So pray boldly for Hindus to see that there’s only one God above all gods, and He alone deserves to be worshipped. Pray boldly for Hindus, and pray boldly with Hindus. One of the most common refrains you’ll hear in testimonies of Hindus who have come to faith in Jesus revolve around answered prayers, where Hindus were prayed for in the name of Jesus, and this opened them up to the possibility that Jesus might be God, and therefore became open to the gospel. I’ve never had a Hindu person reject my offer to pray for them. So pray to the one Creator God in the name of Jesus.
Point to Jesus Continually
In this way, as you pray for Hindus, point to Jesus continually. It’s interesting. Gandhi once said, “I shall say to the Hindus that your lives will be incomplete unless you reverently study the teachings of Jesus.” Well, there’s a good starting point. “Would you be willing to study the teachings of Jesus with me?” And then study together His unique nature. There’s a sense in which Hindus have a category for incarnations or avatars of specific gods who come to us.
But there’s work to be done in showing that Jesus is not just another of many avatars or many gods. Listen to this comment: “[A Hindu] would find it easy to accept Christ as a divine incarnation and to worship Him unreservedly, exactly as he worships Krishna or another avatar (‘savior’) of his choice. But he cannot accept Christ as the only Son of God,” which is who He is. So you might start with the notion of an avatar, or incarnation, but you can’t stay there. Your goal is to get to the unique nature of Jesus as the one Creator—God with us.
How do you do that? Here’s a question you might ask someone who is Hindu: “Do you know of any stories in Hinduism about various gods that have come to life?” Obviously, you then listen to that person, trying to look for and understand categories that connect to the truth of the gospel. You next begin to cross the bridge. “Can I tell you a story in the Bible about how the one true God came to life here on earth?” Talk about the unique nature of Jesus.
You should also discuss His exclusive claims. A common mantra in Hinduism is that “Many faiths are but different paths leading to the one reality, God.” Obviously, the gospel denies this. Jesus clearly teaches that He is the way to God. So how do you communicate this supremacy of Jesus in that way?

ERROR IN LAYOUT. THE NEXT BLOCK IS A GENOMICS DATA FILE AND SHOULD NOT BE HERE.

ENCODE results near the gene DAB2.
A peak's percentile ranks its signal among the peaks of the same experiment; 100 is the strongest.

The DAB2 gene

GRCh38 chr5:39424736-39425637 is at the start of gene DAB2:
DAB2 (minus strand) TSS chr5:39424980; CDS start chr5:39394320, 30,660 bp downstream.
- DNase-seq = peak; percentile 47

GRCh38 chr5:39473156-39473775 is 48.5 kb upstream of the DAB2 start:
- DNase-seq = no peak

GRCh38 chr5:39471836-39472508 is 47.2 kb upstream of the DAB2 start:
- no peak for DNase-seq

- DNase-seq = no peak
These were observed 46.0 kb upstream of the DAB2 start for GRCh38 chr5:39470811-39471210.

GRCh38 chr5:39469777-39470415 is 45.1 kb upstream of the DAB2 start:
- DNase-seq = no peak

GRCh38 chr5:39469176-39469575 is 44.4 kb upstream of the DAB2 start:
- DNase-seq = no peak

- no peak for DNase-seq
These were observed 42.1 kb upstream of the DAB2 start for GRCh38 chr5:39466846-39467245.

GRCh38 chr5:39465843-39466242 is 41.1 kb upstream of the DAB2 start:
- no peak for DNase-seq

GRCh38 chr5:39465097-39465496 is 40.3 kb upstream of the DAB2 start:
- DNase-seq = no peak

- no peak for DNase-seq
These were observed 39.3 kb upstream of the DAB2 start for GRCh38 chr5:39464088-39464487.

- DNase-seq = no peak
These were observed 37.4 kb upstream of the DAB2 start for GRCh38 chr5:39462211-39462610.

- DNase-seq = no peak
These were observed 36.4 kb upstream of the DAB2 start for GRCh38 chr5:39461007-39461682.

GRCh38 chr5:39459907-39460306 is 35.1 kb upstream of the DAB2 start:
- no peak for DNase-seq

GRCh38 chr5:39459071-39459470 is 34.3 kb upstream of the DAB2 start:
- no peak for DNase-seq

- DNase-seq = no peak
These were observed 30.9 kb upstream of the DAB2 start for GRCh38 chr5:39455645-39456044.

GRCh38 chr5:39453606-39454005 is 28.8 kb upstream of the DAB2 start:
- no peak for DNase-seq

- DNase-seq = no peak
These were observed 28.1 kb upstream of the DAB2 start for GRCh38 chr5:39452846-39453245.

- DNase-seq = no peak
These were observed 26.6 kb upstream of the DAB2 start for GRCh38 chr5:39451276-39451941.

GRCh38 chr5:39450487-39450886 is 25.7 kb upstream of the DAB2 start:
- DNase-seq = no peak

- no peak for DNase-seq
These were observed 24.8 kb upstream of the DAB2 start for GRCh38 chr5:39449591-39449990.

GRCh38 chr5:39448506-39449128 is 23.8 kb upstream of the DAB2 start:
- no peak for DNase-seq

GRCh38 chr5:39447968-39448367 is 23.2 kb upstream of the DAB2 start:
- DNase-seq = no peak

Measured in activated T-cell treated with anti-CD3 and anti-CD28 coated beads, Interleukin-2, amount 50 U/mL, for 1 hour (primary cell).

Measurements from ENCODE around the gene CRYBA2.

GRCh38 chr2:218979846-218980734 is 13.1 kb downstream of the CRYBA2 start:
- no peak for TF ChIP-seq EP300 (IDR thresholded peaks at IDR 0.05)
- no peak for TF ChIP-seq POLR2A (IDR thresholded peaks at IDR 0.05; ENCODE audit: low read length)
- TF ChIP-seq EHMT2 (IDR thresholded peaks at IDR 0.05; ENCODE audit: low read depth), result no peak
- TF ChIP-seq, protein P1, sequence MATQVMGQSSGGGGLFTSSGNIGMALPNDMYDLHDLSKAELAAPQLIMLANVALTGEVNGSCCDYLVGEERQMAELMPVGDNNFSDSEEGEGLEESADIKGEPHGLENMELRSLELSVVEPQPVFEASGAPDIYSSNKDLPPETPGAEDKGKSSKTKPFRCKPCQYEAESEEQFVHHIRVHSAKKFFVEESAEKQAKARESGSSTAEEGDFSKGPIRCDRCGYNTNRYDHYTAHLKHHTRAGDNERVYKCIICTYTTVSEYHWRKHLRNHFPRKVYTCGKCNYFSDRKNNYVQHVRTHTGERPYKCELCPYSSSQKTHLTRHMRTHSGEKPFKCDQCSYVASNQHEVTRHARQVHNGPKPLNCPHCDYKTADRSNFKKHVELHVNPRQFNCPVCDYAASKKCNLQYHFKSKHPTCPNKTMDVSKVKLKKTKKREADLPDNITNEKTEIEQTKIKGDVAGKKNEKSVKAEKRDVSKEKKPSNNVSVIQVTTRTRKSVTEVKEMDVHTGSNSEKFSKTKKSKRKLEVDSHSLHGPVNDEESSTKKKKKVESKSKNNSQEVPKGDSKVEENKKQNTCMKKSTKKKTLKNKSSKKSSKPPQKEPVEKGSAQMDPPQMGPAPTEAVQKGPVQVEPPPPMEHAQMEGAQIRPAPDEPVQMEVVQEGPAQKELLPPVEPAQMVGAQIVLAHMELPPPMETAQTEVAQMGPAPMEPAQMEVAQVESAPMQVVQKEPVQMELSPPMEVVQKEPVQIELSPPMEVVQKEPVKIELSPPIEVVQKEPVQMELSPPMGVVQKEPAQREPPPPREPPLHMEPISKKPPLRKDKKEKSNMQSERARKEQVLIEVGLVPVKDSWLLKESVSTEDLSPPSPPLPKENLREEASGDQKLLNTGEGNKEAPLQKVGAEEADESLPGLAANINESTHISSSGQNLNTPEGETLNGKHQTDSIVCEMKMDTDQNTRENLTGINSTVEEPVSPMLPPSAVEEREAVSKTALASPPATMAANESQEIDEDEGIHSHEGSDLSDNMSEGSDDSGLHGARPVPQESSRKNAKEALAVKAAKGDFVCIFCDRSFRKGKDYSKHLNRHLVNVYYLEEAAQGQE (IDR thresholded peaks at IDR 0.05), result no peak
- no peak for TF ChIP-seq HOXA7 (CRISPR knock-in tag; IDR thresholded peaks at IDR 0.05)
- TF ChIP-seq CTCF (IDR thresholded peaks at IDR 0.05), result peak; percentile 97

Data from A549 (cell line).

Here’s one possible question to ask: “Have you ever met a guru who died and days later came back to life?” You’re creating a category here in your bridge to cross. “I know Somebody Who in some ways is like your idea of a guru.” That word is key, because much like we talked about avatars, incarnations, Jesus is not a guru in the exact same sense that Hindus think about gurus. “I know Somebody Who in some ways is like your idea of a guru, but who died and three days later came back to life. Can I tell you about Him?”
Then begin to talk about the supremacy of Jesus in His resurrection from the dead. This begins to shift the focus of the conversation from reincarnation to resurrection. Jesus is the One Who has proved that He knows the way to salvation and to heaven. This focus on Jesus’ exclusive claims is key, because at some point in conversation with a Hindu, we’ve got to get to the fact that Jesus is not just one among many gods that we might follow. Jesus is the God who alone is worthy of following. So we’re not leading Hindus to add Jesus to a pantheon of gods, but to lay aside all other gods to follow Jesus. In order to get to that point, at some point we must communicate His exclusive claims.
We need to talk about His unique nature, His exclusive claims and His comforting promise. Dive into Matthew 11:28-30 with a Hindu friend or neighbor or acquaintance. Think about these words in light of a perceived endless cycle of work and meditation and devotion, all in search of relief from that cycle. Jesus says, “Come to me, all who labor and are heavy laden, and I will give you rest. Take my yoke upon you, and learn from me, for I am gentle and lowly in heart, and you will find rest for your souls. For my yoke is easy, and my burden is light.”
Oh, that’s good news. So ask this question, “What must a Hindu do to be saved from this world of sin and suffering?” That question might lead to some of the paths described above—dharma, jnana, bhakti—but then begin to cross the bridge to the gospel. “Can I share with you what God has done? Not what we can do, but what God has done to free you and me from sin and suffering in this world?” Then begin to talk about this gift He gives us described in Ephesians 2:8—a free gift that we can actually receive.
“For by grace you have been saved through faith. And this is not your own doing; it is the gift of God” (Ephesians 2:8).
By trusting in God and His grace, we are guaranteed His rest. So study Jesus. Point to Jesus in these ways in particular.
Proclaim the Bad News Clearly
As you share the gospel with somebody who’s Hindu, make sure to proclaim the bad news clearly. We saw that all these paths to moksha, or salvation, in Hinduism are based upon how one identifies the human problem. The key is to make sure from the beginning that the problem is clear. This is such an enlightening quote from Gandhi. He said, “For it is an unbroken torture to me that I am still so far from Him, who, as I fully know, governs every breath of my life, and whose offspring I am.”